KYUK AM

Environment

Environmental stories that take place in the Yukon-Kuskokwim Delta.

Akiak receives funding to move the 6 homes closest to the eroding riverbank.
Greg Kim / KYUK

Money is arriving to help move some buildings in Akiak to safer ground. Last week, the village of Akiak received funding to move the six homes closest to the eroding riverbank. One of those homes is within 20 feet of the water. 

The high-water erosion event in May, 2019 swallowed 75 to 100 feet of Akiak's riverbank.
Ivan Ivan / City of Akiak

The village of Akiak has submitted its hazard mitigation plan to the Federal Emergency Management Agency. That makes Akiak eligible for the larger-than-usual hazard mitigation funding that Alaska has available this year, due to the Nov. 2018 earthquake in the southcentral part of the state. But how did Akiak know to take advantage of that? They had some unique help.


People ride on a four wheeler in front of the Napakiak school fuel tanks, which sit 76 feet from the Kuskokwim River following accelerating erosion. Pictured here on August 8, 2019.
Katie Basile / KYUK

The U.S. Coast Guard calls the Napakiak school fuel tanks an “environmental hazard” to the Kuskokwim River and has ordered the fuel’s removal. An officer says that the Coast Guard could not issue the order until the situation got serious enough.


The Napakiak School fuel storage facility sits 76 feet from the riverbank’s erosion point along the Kuskokwim River on Aug. 16, 2019. The fuel storage facility, owned by the Lower Kuskokwim School District, contains an estimated 36,000 gallons of diesel.
U.S. Coast Guard Sector Anchorage

The Alaska Department of Environmental Conservation is watching the situation developing with threatened fuel tanks at Napakiak. The U.S. Coast Guard ordered the Lower Kuskokwim School District to move the school’s estimated 36,000 gallons of diesel fuel away from the eroding Kuskokwim riverbank by the end of the month. DEC will determine if more action is needed to treat the site.

People ride on a four wheeler in front of the Napakiak school fuel tanks, which sit 76 feet from the Kuskokwim River following accelerating erosion. Pictured here on August 8, 2019.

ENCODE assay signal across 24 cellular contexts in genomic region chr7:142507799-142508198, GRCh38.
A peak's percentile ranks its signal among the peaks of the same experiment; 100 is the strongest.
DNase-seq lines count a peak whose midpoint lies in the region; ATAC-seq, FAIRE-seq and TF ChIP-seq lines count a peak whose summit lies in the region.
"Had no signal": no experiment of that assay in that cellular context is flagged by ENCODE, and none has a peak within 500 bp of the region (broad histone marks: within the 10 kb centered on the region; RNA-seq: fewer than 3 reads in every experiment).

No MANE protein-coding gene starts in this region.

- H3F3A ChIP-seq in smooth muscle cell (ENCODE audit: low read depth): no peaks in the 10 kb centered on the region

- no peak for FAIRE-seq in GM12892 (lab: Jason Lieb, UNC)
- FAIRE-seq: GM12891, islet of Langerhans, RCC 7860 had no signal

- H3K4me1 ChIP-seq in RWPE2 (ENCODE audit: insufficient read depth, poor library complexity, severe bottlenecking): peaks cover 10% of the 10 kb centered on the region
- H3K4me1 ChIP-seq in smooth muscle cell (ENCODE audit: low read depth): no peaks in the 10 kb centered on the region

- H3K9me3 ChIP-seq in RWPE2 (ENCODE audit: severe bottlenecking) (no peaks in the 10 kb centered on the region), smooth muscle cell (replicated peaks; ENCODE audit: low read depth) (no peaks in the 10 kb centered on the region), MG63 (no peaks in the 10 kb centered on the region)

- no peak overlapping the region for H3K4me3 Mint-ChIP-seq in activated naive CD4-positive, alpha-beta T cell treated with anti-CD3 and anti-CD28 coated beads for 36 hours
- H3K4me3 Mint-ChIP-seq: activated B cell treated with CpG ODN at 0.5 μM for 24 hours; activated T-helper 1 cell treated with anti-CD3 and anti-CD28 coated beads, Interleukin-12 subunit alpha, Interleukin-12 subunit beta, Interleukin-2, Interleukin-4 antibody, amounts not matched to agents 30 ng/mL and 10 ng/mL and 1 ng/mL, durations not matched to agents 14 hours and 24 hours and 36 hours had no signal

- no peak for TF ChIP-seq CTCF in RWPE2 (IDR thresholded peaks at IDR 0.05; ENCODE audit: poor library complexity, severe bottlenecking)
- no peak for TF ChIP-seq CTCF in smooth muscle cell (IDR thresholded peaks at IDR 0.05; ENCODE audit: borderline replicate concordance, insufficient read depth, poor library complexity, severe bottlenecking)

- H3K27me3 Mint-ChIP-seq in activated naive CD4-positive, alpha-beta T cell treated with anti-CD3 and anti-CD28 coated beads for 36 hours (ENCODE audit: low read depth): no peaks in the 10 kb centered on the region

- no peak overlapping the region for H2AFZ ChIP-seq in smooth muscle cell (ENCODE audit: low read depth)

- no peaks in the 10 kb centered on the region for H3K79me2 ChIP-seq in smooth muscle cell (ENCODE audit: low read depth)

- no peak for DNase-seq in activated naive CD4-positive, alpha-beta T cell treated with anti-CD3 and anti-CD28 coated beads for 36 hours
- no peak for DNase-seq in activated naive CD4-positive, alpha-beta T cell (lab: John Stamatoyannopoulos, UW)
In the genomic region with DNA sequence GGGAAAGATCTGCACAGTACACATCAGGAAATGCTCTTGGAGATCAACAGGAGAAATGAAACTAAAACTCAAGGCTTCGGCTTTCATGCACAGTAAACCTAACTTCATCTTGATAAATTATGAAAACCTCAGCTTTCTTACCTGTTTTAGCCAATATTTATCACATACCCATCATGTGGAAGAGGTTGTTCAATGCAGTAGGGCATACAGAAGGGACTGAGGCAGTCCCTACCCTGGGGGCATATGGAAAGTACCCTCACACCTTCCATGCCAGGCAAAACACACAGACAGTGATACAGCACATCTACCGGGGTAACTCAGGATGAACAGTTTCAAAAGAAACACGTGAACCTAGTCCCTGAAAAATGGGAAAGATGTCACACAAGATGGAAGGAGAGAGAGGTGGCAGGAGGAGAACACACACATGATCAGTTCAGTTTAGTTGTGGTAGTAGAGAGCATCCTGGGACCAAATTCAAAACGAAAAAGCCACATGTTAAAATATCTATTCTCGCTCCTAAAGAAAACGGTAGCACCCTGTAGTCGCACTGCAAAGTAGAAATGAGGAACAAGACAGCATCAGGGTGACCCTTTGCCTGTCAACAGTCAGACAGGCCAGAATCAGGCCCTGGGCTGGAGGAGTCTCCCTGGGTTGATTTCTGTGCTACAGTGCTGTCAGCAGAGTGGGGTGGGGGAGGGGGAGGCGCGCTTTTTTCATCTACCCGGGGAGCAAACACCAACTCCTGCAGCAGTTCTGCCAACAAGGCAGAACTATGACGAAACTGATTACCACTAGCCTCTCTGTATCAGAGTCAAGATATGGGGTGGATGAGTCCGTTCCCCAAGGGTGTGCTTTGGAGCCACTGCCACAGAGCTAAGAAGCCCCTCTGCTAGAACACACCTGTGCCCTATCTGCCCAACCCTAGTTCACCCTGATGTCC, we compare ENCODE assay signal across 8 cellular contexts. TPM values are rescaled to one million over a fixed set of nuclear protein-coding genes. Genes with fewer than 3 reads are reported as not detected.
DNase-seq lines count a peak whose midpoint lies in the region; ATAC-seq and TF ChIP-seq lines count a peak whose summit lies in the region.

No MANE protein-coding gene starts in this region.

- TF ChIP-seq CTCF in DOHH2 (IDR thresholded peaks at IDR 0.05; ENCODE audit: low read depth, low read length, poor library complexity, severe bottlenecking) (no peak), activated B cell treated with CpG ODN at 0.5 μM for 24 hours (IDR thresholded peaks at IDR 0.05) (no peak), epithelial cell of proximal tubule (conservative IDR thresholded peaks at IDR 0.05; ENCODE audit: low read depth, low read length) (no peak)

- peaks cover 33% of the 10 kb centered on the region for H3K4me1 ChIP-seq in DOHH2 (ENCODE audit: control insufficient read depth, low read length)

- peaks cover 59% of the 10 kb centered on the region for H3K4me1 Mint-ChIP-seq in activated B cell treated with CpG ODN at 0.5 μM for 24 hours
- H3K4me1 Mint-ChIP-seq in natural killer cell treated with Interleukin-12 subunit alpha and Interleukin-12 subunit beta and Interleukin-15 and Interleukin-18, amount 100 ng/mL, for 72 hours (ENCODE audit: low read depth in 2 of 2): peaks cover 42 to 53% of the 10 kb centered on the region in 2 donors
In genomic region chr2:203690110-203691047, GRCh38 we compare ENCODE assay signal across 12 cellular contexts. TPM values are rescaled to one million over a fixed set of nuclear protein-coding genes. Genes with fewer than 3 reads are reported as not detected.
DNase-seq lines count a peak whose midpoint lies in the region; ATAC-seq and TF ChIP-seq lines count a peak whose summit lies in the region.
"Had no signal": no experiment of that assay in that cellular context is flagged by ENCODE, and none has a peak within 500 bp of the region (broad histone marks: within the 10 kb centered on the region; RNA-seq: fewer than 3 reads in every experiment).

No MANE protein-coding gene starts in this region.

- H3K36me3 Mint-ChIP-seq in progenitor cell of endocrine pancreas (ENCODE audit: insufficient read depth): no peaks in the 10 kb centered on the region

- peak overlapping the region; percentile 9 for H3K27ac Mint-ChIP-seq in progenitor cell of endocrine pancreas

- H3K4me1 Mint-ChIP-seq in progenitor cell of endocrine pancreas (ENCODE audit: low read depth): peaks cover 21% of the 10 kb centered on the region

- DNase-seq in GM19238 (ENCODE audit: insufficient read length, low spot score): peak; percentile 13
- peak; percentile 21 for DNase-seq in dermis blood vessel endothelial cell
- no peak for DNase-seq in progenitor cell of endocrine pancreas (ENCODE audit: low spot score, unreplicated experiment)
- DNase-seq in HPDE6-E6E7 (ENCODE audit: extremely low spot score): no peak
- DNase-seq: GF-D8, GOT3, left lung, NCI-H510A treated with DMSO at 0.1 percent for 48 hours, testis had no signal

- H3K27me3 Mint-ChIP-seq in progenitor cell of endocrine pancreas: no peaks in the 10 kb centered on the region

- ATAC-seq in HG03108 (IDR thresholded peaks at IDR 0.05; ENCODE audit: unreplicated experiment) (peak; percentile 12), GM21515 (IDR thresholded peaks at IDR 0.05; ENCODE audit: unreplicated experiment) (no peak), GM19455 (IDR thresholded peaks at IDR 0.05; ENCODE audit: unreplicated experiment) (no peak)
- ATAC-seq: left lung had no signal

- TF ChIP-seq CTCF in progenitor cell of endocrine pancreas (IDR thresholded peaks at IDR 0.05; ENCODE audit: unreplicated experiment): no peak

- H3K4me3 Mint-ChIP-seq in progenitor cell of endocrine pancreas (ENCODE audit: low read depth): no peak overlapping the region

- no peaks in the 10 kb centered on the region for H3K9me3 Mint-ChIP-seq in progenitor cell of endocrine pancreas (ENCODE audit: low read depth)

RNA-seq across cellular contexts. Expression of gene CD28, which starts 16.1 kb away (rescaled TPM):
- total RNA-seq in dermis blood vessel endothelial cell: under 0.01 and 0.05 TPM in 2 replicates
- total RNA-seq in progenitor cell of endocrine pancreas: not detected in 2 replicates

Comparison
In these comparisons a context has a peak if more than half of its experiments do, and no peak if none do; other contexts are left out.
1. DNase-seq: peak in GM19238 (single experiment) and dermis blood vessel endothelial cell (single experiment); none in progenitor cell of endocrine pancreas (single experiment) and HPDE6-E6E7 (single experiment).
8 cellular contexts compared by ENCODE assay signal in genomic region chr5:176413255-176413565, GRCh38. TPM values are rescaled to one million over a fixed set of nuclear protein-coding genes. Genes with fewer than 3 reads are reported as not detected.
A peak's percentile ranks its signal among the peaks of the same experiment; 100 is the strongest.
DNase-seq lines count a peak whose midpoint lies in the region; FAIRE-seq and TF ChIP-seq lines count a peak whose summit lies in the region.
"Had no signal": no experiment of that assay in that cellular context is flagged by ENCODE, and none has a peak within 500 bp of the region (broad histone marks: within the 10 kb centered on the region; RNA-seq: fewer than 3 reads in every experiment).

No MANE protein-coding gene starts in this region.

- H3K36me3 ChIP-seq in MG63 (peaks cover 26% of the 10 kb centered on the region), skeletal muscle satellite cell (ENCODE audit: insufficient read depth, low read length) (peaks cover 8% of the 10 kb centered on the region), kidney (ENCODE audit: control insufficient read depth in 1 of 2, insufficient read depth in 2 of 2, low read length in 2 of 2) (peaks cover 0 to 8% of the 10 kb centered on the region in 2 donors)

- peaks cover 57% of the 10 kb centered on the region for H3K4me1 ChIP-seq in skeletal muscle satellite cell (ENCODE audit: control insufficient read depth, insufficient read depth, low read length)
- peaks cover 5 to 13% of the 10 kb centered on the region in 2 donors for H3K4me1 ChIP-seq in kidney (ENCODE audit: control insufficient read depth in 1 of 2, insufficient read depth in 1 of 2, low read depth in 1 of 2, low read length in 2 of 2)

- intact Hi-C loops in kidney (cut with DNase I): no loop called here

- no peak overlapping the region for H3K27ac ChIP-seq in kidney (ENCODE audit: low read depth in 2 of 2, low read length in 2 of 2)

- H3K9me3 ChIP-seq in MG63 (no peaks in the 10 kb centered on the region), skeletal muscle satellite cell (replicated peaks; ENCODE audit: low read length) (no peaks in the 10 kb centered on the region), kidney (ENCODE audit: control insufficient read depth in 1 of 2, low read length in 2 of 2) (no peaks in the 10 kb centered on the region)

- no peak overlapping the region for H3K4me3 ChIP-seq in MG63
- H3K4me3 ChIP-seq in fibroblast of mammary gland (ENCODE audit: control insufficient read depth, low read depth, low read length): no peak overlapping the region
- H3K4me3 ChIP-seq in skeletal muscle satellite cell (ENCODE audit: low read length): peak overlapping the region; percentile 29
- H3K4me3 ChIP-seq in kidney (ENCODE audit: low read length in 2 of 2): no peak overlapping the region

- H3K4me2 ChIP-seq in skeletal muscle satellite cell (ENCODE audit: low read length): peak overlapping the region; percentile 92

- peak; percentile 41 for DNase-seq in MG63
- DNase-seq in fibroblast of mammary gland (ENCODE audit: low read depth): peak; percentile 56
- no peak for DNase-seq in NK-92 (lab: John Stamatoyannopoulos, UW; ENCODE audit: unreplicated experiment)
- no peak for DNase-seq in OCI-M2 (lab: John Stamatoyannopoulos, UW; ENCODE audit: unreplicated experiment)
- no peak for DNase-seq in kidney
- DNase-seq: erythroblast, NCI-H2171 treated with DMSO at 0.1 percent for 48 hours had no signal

Katie Basile / KYUK

The U.S. Coast Guard has given the Lower Kuskokwim School District until the end of the month to remove the diesel fuel from its Napakiak school fuel tanks. The tanks hold about 36,000 gallons of fuel and are sitting less than 100 feet from the eroding Kuskokwim River bank. Both the Coast Guard and LKSD are confident that the school district can meet the deadline.


The Napakiak School fuel storage facility sits 76 feet from the riverbank’s erosion point along the Kuskokwim River on Aug. 16, 2019. The fuel storage facility, owned by the Lower Kuskokwim School District, contains an estimated 36,000 gallons of diesel.
U.S. Coast Guard Sector Anchorage

The Lower Kuskokwim School District has two weeks to remove the diesel fuel from the Napakiak school fuel tanks to prevent an environmental disaster. The U.S. Coast Guard issued an administrative order to the school district on Friday, giving them until August 30 to complete the job. 

Children walk through puddles in Napakiak, Alaska on August 4, 2019 as rain drenched Western Alaska
Andrew West

It’s called an “atmospheric river," which is what it sounds like: a channel of very moist air coursing across the globe. And it’s what’s been drenching the Yukon-Kuskokwim Delta, but a dry patch is now in sight.


Side-by-side photos, taken from the same location, show the amount of riverbank lost in Napakiak over the past three years, comparing August 2016 to August 4, 2019 following a heavy storm.
Andrew West

This weekend’s storms tore more land away from Napakiak’s already heavily eroded riverbank. About 8 feet of bank fell into the Kuskokwim River, adding to the more than 100 feet of shoreline that has already been lost this year.


Katie Basile / KYUK

Newtok is the nation’s first community to relocate due to climate change, and the military is lending a hand. U.S. troops are working side by side with Newtok residents to build new homes. 


Courtesy of Alaska National Weather Service Facebook

Weekend storms battered the coast of Western Alaska. While they damaged some villages, others fared much better.  

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